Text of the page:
Female: 221 - 353 Pounds
Male: 419 - 569 Pounds
Average Length:
Female: 7 Feet 11 Inches - 8 Feet 7 Inches
Male: 8 Feet 8 Inches - 10 Feet 2 Inches
Prey: Antelope, Buffalo, Cattle, Deer, Pigs.
Gestation period: Approximately 103 days
Cubs per litter: 1-5
Average: 2-3
Cub Maturity:
After 8 Weeks: join mother when hunting
Approximately 6 Months: learned how to kill
11/4 - 11/2 Years: can hunt for themselves
Status:
1998 Approximates 3,176 - 4,556
1997 Approximates 3,000 - 4,700
Other Information:
1) Also known as the Royal Bengal Tiger.
2) Also known as the Indian Tiger.
3) All white tigers are Bengals. All white Bengals in captivity in the USA originated from one white male bengal captured in India in 1951 and inbred with his offspring. Only Bengal tigers have the double recessive gene that causes the white coloring. White tigers are not albino.
4) There are more Bengal tigers than all 4 of the other remaining tiger subspecies added together.

The Indochinese Tiger
Scientific Name: Panthera tigris corbetti
Range: Cambodia, Lao PDR, Malaysia, Myanmar, Thailand, Vietnam
Average Weight:
Female: 221 - 287 Pounds
Male: 330 - 430 Pounds
Average Length:
Female: 7 Feet 7 Inches - 8 Feet 8 Inches
Male: 8 Feet 5 Inches - 9 Feet 4 Inches
Prey: Cattle, Deer, Pigs.
Gestation period: Approximately 103 days
Cubs per litter: 1-5
Average: 2-3
Cub Maturity:
After 8 Weeks: join mother when hunting
Approximately 6 Months: learned how to kill
11/4 - 11/2 Years: can hunt for themselves
Status:
1998 Approximates 1,227 - 1,785
1997 Approximates 1,150 - 1,750

The Siberian Tiger
Scientific Name: Panthera tigris altaica
Range: Mainly eastern Russia; Some in northeastern
China and northern North Korea
Average Weight:
Female: 221 - 368 Pounds
Male: 419 - 675 Pounds
Average Length:
Female: 7 Feet 11 Inches - 9 Feet
Male: 8 Feet 8 Inches - 10 Feet 9 Inches
Prey: Cattle, Deer, Pigs.
Gestation period: Approximately 103 days
Cubs per litter: 1-5
Average: 2-3
Cub Maturity:
After 8 Weeks: join mother when hunting
Approximately 6 Months: learned how to kill
11/4 - 11/2 Years: can hunt for themselves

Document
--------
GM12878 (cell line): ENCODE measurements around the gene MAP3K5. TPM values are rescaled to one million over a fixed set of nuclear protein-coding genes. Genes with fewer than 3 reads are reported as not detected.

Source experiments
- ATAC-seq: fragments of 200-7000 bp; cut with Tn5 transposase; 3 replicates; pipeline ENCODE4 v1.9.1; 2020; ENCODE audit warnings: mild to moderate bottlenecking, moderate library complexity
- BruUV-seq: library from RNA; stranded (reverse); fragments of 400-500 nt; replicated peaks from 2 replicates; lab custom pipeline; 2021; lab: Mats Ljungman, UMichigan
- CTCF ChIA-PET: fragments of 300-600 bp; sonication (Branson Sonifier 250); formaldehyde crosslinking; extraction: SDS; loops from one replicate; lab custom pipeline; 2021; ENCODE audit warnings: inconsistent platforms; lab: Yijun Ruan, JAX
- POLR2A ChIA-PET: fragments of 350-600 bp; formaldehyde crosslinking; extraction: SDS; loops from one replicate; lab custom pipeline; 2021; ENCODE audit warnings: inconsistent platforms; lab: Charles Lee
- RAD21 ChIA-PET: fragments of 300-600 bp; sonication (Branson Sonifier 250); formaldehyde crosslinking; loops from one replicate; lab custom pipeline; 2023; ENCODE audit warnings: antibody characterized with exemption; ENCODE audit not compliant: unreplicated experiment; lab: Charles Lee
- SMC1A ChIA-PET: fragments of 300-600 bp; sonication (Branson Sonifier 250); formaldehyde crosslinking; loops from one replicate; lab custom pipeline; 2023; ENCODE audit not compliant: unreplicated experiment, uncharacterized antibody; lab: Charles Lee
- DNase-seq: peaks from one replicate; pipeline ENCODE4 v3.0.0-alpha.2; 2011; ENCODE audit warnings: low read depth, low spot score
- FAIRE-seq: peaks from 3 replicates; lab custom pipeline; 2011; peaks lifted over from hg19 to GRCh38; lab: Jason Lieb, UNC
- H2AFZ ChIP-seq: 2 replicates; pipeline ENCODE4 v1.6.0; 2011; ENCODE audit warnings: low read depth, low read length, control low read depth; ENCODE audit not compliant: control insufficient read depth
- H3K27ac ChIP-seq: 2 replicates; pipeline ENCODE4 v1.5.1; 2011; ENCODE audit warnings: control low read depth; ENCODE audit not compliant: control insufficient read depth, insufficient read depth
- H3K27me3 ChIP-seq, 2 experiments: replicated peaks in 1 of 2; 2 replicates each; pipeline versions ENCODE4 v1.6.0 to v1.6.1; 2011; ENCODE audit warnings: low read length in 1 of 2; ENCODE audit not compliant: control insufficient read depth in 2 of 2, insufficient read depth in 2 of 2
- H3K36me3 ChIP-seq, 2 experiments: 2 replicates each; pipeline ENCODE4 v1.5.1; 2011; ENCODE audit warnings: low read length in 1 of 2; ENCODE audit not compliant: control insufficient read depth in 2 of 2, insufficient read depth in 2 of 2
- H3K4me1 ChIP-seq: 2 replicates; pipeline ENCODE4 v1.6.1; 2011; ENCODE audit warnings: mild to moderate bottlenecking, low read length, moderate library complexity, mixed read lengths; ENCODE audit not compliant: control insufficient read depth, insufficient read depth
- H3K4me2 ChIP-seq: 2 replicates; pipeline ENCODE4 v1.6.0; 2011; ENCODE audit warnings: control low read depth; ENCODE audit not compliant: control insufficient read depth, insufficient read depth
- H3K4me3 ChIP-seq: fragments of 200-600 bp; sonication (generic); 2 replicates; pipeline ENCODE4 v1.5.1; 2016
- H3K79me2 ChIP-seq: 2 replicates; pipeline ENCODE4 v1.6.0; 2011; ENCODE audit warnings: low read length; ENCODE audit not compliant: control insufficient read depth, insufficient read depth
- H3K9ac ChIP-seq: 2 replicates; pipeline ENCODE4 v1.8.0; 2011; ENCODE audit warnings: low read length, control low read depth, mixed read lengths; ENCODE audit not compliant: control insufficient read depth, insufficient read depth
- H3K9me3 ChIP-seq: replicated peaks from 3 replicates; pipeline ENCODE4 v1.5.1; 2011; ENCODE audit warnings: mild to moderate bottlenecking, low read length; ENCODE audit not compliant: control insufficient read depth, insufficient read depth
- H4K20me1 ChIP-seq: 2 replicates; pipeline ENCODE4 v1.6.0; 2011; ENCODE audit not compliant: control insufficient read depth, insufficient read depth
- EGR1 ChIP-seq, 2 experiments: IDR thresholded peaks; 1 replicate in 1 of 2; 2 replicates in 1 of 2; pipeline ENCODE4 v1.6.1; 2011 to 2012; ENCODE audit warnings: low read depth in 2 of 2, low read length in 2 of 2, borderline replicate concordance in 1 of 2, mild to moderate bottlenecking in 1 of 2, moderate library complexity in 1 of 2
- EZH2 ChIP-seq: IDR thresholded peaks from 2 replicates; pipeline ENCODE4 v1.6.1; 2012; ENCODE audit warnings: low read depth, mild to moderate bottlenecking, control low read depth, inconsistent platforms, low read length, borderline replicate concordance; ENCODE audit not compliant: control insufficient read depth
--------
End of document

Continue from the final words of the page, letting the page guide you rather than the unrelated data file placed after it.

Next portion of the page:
Status:
1998 Approximates 360 - 406
1997 Approximates 436 - 505
Other Information:
1) Also known as the Amur Tiger.
2) Also known as the Ussuri Tiger.
3) Also known as the Manchurian Tiger.
4) Also known as the Northeast China Tiger.
5) Largest of the tiger subspecies.

Man-eating Tigers
Although tiger attacks on humans are unusual, they do occur. Because the human population in Asia is increasing, farmers and loggers are begining to use areas where tigers live. This causes increasing conflicts between tigers and humans. It is thought that most tigers who eat humans are sick or injured and unable to kill their usual prey. Once they have acquired a taste for human beings, however, they will in all likelihood continue to kill them.
While man-eating tigers are a rarity in most parts of Asia, they are notorious in the Sunderbans, a 4,000 square mile (10,360 sq km) densely forested river delta area in India and Bangladesh that is the home of 250 tigers. No one lives in the mangrove forests and swamps of the Sunderbans; however people do enter to fish and gather wood and honey. The Sunderban tigers seem to have targeted humans as prey, and human casualties are reported every year
Several different methods have been used to combat man-eating tigers in the Sunderbans. One uses human dummies fitted with electric wires from car batteries which administer a shock when touched by a tiger, training tigers not to attack humans.
In another method, a mask of a human face is worn on the back of the head, which deters attacks because tigers normally attack from behind. While this method seemed to work for several years, it appears that some Sunderban tigers may have discovered the trick.